• Unfunded mandates for stormwater and accounting;

• Growth, hiring new employees due to growth and retirements, change in trash collection, recruitment and retention; and

• Use of Fund Balance to complete capital projects like the golf maintenance building golf bathrooms, Town Hall renovations and two solid waste trucks.

“The news is not all grim,” Johnson said. “The Town staff has also secured over $3.5 million in grant funding this past year alone.  That represents nearly half of the General Fund budget.  This will fund new sidewalk projects, stormwater repairs at the golf course, and a complete overhaul of the Jamestown Park.

“The Town’s mission is to “Create an exceptional quality of life for all citizens by providing superior services. Those services have become more expensive to provide. Staff have worked extremely hard to provide and to continue to provide the very best services to our citizens. And we will pull through this challenging time.  

“Our tax base is poised for growth,” he concluded. “We have implemented strategies to deal with this growth and we will be a stronger community for our investments now in the hard decisions to move forward.”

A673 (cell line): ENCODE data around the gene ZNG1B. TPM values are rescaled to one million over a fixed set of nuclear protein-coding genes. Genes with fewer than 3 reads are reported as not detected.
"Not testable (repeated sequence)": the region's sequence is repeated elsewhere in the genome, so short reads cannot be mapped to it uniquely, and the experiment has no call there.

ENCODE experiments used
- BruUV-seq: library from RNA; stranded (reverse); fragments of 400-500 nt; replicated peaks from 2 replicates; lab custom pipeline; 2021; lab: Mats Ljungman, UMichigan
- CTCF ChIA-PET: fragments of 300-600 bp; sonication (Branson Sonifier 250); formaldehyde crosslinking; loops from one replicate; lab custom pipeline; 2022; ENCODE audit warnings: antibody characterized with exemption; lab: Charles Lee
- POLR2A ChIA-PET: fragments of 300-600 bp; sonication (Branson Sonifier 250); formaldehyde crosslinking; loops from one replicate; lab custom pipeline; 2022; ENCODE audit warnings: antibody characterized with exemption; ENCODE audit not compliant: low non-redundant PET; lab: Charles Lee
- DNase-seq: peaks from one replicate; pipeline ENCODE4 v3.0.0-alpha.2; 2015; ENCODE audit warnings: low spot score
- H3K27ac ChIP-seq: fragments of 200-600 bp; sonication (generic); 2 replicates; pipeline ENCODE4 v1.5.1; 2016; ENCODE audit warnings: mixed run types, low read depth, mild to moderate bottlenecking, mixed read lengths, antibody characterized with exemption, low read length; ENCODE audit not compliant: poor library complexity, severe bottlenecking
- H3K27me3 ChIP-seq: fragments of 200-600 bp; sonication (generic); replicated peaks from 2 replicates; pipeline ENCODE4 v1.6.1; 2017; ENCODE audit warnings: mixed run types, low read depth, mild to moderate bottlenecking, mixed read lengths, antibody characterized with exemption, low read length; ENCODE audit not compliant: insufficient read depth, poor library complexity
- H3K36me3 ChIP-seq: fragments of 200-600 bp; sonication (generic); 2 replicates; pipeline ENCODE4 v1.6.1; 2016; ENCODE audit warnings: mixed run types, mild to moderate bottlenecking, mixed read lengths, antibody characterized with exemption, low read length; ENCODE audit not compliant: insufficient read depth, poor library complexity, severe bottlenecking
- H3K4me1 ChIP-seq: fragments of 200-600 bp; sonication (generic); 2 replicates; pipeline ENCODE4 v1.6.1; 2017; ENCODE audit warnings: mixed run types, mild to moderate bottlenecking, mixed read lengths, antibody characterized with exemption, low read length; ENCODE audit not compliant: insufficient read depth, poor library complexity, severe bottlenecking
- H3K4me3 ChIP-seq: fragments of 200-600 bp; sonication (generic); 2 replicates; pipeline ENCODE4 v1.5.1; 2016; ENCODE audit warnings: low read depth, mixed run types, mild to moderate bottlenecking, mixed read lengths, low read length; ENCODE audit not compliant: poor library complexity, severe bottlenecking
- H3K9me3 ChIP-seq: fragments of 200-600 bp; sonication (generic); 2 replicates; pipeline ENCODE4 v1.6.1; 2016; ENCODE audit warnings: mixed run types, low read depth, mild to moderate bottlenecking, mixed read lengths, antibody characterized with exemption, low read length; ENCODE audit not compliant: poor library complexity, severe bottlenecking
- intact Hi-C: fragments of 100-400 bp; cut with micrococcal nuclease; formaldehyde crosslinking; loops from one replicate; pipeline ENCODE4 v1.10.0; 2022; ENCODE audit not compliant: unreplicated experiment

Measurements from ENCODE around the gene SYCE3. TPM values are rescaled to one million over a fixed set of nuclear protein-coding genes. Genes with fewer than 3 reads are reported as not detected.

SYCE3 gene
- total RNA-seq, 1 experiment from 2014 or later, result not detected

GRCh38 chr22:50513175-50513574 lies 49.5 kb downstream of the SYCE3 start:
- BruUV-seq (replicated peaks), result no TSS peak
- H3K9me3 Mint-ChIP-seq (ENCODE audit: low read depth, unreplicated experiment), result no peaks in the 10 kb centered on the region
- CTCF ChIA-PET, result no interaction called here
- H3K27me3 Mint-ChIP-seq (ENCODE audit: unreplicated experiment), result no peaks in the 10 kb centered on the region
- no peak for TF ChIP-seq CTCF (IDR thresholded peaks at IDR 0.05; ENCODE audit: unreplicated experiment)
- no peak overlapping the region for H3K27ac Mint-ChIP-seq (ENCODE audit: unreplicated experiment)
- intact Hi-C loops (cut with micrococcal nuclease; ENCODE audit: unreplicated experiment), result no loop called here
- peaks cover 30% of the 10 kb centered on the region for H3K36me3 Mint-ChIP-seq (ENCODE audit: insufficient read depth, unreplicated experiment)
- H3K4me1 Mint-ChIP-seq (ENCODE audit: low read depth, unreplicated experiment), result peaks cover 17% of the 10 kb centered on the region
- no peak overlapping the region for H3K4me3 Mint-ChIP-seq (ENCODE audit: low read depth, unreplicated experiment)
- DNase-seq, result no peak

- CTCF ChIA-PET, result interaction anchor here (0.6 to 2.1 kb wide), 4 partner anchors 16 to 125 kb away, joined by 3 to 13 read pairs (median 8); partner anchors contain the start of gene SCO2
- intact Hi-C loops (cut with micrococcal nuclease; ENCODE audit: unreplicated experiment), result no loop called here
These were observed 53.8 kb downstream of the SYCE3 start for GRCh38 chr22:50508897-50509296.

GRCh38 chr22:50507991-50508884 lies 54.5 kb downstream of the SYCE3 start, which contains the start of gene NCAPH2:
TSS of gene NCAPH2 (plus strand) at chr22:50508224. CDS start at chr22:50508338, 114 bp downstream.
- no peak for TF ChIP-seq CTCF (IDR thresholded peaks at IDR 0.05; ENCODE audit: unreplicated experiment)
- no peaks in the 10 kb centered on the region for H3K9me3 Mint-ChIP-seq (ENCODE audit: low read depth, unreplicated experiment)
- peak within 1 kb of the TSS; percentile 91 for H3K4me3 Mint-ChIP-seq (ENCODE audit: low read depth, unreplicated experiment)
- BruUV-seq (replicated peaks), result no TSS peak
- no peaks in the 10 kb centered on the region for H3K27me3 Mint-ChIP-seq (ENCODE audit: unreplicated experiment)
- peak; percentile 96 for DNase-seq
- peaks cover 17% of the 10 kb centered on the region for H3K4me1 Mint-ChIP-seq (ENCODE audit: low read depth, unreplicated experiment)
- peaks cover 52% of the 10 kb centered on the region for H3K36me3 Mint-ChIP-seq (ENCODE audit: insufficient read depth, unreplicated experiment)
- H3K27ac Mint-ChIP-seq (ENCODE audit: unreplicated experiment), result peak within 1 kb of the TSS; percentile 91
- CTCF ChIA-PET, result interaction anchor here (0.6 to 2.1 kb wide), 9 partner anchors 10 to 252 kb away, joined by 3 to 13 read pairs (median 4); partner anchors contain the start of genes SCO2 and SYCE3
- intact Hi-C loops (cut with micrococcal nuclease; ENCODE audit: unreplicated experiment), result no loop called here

Summary of proposed 2023-24 budget

The Town is proposing a property tax increase of $0.10, which would increase the overall rate to $0.585. The rate has remained the same for several years and is still below the high of approximately $0.75 experienced in the early 1960s.

The water rate inside town limits would increase approximately 4 percent to match the purchase increase from the Piedmont Triad Regional Water Authority and City of High Point. The Town of Jamestown partners with these agencies to purchase water. The rate will rise from $3.25 per unit of water to $3.40.

The sewer rate inside town limits would increase approximately 30 percent to match the City of High Point increase. The rate will rise from $6.50 per unit to $6.80.

Finally, the monthly garbage and recycling fee would increase by $2.50.

Staff members would receive a cost-of-living raise of 4 percent and a merit raise of 0-3 percent. Health insurance would increase approximately 2.5 percent. The Town would increase its rate of contribution to the retirement plan to 12.89 percent, up from 12.5 percent in 2022-23.

The Town has suggested implementing a motor vehicle tax. Surrounding municipalities already have this. Several councilmembers voiced opposition to this tax. See related story “Motor vehicle tax added to preliminary budget” in this issue.

With new projects and developments in the Town’s future, the staff is expanding. An assistant public services director took office April 10 and a grant administrator will start in late April. A part-time assistant to the town clerk will be hired as needed. $40,000 has been designated in the budget for this person.

No overall budgetary figures were available.

Gallman again stressed that this was only a preliminary budget and that she would be getting more information on some of the items.

The preliminary budget was presented at the April 18 Town Council meeting with a public hearing and vote to be at the May 16 meeting.